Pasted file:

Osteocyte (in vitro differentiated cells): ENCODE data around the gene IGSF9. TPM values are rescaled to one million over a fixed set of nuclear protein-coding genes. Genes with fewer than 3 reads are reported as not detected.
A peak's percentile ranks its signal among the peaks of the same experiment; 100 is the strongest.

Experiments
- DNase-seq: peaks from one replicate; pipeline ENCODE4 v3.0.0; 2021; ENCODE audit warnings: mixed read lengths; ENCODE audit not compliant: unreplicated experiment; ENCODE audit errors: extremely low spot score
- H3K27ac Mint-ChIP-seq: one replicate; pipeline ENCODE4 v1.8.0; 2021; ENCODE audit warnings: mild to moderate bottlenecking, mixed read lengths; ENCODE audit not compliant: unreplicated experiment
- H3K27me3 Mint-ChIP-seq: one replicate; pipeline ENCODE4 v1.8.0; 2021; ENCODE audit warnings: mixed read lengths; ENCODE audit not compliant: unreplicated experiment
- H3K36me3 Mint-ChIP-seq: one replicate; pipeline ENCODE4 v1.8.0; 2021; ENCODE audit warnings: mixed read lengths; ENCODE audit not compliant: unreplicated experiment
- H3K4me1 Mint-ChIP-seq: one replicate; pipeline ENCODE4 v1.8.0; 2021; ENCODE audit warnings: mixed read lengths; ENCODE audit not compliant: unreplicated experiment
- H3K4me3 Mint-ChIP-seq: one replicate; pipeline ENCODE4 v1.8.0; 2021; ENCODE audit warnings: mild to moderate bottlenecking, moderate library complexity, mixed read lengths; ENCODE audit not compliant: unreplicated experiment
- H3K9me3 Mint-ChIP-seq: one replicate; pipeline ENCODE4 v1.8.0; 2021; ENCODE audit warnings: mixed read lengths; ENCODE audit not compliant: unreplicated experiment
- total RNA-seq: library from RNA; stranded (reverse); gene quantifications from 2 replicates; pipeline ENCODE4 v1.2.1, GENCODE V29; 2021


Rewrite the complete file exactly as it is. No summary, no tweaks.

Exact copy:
Osteocyte (in vitro differentiated cells): ENCODE data around the gene IGSF9. TPM values are rescaled to one million over a fixed set of nuclear protein-coding genes. Genes with fewer than 3 reads are reported as not detected.
A peak's percentile ranks its signal among the peaks of the same experiment; 100 is the strongest.

Experiments
- DNase-seq: peaks from one replicate; pipeline ENCODE4 v3.0.0; 2021; ENCODE audit warnings: mixed read lengths; ENCODE audit not compliant: unreplicated experiment; ENCODE audit errors: extremely low spot score
- H3K27ac Mint-ChIP-seq: one replicate; pipeline ENCODE4 v1.8.0; 2021; ENCODE audit warnings: mild to moderate bottlenecking, mixed read lengths; ENCODE audit not compliant: unreplicated experiment
- H3K27me3 Mint-ChIP-seq: one replicate; pipeline ENCODE4 v1.8.0; 2021; ENCODE audit warnings: mixed read lengths; ENCODE audit not compliant: unreplicated experiment
- H3K36me3 Mint-ChIP-seq: one replicate; pipeline ENCODE4 v1.8.0; 2021; ENCODE audit warnings: mixed read lengths; ENCODE audit not compliant: unreplicated experiment
- H3K4me1 Mint-ChIP-seq: one replicate; pipeline ENCODE4 v1.8.0; 2021; ENCODE audit warnings: mixed read lengths; ENCODE audit not compliant: unreplicated experiment
- H3K4me3 Mint-ChIP-seq: one replicate; pipeline ENCODE4 v1.8.0; 2021; ENCODE audit warnings: mild to moderate bottlenecking, moderate library complexity, mixed read lengths; ENCODE audit not compliant: unreplicated experiment
- H3K9me3 Mint-ChIP-seq: one replicate; pipeline ENCODE4 v1.8.0; 2021; ENCODE audit warnings: mixed read lengths; ENCODE audit not compliant: unreplicated experiment
- total RNA-seq: library from RNA; stranded (reverse); gene quantifications from 2 replicates; pipeline ENCODE4 v1.2.1, GENCODE V29; 2021